2. was wholly caused by an act or omission done with intent to cause damage by a third party;
  3. as wholly caused by the negligence or other wrongful act of any Government or other authority responsible for the maintenance of lights or other navigational aids.

(D) Limits of liability required under the Wreck Removal Convention

The shipowner and the person or persons providing insurance or other financial security may limit liability under any applicable national or international regime, but in all cases liability shall not exceed the amount calculated in accordance with the Convention on Limitation of Liability for Maritime Claims, 1976 (LLMC 1976), as amended by the Protocol of 1996.

The LLMC 1976 Protocol of 1996 compensation limits, applying since 08/06/2015, are as follows:

  • For ships not exceeding 2,000 gross tonnage:  1.51 million SDR. (Currently about USD 2.25m)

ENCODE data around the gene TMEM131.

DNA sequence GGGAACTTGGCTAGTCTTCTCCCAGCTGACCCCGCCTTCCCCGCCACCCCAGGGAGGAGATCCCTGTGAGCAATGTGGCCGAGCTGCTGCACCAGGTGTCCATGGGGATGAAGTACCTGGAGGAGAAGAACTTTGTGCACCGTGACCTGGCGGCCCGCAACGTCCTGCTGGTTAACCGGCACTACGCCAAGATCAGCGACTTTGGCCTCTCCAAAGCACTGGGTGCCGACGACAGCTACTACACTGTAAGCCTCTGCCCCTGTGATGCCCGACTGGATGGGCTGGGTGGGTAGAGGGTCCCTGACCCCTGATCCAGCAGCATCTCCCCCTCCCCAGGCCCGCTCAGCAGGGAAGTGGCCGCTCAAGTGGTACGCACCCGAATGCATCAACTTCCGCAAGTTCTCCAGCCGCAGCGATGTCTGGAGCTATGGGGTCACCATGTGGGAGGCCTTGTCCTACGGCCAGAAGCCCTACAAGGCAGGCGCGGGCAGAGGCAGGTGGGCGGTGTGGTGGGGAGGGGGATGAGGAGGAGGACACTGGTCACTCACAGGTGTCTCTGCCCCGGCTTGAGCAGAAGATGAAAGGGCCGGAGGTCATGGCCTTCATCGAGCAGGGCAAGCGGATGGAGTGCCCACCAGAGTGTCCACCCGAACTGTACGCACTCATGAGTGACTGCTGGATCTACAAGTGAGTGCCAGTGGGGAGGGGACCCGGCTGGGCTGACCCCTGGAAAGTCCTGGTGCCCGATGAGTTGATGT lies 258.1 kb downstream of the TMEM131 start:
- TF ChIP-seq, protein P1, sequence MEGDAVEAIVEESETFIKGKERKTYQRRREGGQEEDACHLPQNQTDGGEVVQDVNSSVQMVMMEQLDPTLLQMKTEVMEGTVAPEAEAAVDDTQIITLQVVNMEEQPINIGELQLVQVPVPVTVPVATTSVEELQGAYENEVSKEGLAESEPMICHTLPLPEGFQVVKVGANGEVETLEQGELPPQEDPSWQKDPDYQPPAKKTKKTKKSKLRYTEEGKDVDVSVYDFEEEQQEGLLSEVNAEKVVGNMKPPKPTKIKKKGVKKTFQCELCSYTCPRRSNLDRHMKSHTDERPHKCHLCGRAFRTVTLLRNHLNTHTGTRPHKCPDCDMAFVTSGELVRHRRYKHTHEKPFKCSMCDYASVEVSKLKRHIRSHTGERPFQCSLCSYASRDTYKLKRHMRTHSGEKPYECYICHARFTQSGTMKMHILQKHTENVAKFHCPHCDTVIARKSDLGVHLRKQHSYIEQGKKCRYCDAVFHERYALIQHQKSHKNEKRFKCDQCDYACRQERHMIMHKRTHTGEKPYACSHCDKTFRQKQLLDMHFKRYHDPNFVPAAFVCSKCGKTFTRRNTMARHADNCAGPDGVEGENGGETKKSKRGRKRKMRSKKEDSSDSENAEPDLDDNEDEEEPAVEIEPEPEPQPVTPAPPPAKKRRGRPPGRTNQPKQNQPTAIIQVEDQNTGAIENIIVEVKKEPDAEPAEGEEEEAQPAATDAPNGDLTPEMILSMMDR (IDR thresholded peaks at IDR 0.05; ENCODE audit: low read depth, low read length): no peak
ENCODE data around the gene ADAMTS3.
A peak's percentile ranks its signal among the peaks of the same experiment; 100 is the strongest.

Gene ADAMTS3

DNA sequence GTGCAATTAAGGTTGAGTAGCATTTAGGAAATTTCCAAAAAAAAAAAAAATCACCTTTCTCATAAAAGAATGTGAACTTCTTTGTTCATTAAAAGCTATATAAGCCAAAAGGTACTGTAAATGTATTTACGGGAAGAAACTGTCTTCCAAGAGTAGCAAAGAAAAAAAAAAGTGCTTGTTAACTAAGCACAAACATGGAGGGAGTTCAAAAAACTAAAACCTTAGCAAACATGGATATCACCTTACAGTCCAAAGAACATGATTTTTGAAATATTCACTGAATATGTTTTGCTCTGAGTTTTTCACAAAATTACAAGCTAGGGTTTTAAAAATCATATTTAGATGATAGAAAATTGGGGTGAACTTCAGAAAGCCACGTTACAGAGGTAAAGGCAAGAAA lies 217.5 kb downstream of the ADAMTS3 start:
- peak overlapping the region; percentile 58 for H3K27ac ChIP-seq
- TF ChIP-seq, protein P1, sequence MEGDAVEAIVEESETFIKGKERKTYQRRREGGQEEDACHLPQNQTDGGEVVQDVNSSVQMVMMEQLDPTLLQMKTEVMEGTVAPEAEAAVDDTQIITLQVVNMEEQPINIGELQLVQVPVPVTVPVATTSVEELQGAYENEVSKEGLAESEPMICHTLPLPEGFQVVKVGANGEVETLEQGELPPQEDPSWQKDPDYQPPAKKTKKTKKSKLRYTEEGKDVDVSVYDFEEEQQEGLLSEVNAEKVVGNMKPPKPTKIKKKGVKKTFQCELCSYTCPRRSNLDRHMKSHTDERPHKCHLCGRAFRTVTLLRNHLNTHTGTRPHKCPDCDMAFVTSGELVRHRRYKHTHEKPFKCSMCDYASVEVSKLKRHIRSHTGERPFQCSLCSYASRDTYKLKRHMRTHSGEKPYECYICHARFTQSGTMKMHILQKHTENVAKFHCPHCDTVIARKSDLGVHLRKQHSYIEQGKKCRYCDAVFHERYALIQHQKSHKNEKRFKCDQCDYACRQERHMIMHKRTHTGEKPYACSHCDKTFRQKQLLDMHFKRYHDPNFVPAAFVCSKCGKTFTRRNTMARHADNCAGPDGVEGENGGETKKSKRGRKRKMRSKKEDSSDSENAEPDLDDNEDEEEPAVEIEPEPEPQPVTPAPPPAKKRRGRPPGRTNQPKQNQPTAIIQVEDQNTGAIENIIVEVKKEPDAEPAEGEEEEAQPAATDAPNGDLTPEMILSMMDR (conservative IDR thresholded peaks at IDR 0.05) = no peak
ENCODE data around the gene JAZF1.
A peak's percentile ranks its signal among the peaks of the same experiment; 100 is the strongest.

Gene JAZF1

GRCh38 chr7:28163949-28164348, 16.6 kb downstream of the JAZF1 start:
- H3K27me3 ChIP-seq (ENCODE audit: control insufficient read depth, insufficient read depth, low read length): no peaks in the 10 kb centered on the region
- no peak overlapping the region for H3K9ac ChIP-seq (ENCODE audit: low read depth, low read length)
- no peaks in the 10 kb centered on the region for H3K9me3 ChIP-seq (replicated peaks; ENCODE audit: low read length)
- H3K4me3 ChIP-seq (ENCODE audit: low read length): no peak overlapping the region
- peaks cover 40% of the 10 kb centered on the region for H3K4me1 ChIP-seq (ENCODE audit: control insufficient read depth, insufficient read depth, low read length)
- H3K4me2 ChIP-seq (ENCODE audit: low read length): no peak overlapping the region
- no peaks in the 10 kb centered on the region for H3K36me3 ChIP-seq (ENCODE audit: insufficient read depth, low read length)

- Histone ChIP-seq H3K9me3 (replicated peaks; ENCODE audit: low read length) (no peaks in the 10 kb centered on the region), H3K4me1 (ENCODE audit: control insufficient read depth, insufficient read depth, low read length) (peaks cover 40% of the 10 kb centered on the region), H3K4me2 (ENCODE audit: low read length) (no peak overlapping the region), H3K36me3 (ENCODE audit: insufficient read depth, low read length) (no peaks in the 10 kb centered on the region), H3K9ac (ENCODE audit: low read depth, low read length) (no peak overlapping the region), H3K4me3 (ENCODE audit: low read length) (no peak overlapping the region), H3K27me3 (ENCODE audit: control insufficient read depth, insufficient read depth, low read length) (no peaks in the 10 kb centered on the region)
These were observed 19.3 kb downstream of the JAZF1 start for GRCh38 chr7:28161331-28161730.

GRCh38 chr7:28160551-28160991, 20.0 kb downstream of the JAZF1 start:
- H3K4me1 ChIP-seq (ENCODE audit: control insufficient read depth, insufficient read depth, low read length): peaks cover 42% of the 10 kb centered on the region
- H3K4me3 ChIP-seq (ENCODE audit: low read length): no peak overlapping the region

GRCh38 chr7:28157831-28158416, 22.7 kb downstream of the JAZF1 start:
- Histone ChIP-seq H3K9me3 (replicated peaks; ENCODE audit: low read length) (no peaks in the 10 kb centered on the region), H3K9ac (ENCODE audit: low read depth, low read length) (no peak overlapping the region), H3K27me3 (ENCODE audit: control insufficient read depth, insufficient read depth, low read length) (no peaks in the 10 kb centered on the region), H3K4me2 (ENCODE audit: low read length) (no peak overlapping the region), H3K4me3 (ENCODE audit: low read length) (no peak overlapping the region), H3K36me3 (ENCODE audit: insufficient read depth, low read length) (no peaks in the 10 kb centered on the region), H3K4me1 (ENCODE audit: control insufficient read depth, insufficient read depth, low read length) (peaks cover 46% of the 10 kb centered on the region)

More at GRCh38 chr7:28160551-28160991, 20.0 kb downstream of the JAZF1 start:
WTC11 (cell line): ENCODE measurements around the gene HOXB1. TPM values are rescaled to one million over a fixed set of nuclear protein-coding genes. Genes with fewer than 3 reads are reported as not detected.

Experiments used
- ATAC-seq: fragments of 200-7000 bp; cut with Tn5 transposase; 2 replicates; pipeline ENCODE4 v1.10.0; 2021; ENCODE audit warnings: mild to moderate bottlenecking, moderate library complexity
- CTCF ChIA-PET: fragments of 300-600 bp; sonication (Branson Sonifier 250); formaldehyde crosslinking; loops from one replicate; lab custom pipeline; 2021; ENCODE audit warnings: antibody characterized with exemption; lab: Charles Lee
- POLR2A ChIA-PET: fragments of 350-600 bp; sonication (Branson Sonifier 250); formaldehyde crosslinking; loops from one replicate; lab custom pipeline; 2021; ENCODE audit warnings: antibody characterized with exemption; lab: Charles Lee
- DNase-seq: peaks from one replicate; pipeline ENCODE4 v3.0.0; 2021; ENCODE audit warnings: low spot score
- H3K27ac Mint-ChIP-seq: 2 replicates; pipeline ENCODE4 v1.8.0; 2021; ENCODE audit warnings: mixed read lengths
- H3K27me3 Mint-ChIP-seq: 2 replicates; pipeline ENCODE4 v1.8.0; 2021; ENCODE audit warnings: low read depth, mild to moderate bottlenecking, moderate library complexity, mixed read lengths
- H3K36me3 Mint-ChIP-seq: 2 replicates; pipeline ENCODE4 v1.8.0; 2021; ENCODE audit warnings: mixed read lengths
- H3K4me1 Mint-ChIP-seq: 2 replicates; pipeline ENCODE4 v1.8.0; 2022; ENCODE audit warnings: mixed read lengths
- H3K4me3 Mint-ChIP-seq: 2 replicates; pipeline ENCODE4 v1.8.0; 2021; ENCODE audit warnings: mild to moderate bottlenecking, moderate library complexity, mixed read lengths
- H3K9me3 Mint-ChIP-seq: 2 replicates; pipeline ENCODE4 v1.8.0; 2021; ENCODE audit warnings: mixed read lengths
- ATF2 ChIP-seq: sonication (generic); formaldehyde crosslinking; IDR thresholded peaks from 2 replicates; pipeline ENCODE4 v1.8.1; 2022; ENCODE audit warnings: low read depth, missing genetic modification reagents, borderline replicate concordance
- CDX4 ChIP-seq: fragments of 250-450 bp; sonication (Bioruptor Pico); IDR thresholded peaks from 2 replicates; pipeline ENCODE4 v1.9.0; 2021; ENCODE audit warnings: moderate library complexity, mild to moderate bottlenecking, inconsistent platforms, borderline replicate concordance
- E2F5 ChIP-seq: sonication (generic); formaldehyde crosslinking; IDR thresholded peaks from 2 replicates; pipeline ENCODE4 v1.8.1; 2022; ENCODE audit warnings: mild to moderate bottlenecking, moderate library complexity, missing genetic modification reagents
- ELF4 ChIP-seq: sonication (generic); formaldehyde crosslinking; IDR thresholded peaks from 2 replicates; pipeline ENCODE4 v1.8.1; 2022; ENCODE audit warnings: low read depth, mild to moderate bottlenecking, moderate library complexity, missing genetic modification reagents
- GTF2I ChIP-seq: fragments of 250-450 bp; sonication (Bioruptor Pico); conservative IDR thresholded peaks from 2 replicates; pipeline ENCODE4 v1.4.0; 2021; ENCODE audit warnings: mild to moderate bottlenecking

• For larger ships, the following additional amounts are used in calculating the limitation amount:
    • For each ton from 2,001 to 30,000 tons, 604 SDR
    • For each ton from 30,001 to 70,000 tons, 453 SDR
    • For each ton in excess of 70,000 tons, 302 SD

Financial Security

Separate evidence of insurance or financial security is required for each of the three Conventions. This can be provided by the Association, upon the application of the Members or their representatives, in the form of Certificates of Insurance known as a ‘Blue Card’ which may be submitted to the Indonesian Director of Sea Communications (‘Seacomm’) to satisfy their requirements.

The Managers are on hand to assist their Members with any questions or concerns which they may have in this regard and may be contacted in the usual manner.

Yours faithfully

The Board of Directors
Maritime Mutual Insurance Association (NZ) Limited